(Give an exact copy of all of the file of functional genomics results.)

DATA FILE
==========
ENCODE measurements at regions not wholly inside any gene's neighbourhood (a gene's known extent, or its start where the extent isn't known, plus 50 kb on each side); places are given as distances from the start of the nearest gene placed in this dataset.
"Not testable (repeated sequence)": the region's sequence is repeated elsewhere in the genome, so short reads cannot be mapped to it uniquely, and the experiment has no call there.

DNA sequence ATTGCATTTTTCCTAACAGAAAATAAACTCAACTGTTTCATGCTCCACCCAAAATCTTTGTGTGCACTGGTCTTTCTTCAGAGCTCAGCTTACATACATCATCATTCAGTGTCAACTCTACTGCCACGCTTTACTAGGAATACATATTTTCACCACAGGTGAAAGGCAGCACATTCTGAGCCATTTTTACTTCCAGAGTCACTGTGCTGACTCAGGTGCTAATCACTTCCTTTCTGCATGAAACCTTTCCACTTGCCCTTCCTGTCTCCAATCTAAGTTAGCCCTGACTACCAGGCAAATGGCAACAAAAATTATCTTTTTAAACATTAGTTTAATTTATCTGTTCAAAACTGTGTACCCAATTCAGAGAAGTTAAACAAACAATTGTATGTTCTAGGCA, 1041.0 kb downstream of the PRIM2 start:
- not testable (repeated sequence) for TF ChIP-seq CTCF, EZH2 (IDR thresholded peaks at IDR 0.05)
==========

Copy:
ENCODE measurements at regions not wholly inside any gene's neighbourhood (a gene's known extent, or its start where the extent isn't known, plus 50 kb on each side); places are given as distances from the start of the nearest gene placed in this dataset.
"Not testable (repeated sequence)": the region's sequence is repeated elsewhere in the genome, so short reads cannot be mapped to it uniquely, and the experiment has no call there.

DNA sequence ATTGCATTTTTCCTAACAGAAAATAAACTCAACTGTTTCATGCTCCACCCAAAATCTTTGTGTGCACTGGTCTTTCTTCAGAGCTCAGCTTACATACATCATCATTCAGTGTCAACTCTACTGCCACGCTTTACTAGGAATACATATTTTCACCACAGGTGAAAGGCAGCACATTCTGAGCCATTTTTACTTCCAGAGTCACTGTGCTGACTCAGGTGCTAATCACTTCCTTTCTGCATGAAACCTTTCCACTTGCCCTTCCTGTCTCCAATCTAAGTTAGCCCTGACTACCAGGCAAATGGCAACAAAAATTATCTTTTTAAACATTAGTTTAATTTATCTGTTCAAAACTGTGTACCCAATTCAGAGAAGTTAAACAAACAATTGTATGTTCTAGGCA, 1041.0 kb downstream of the PRIM2 start:
- not testable (repeated sequence) for TF ChIP-seq CTCF, EZH2 (IDR thresholded peaks at IDR 0.05)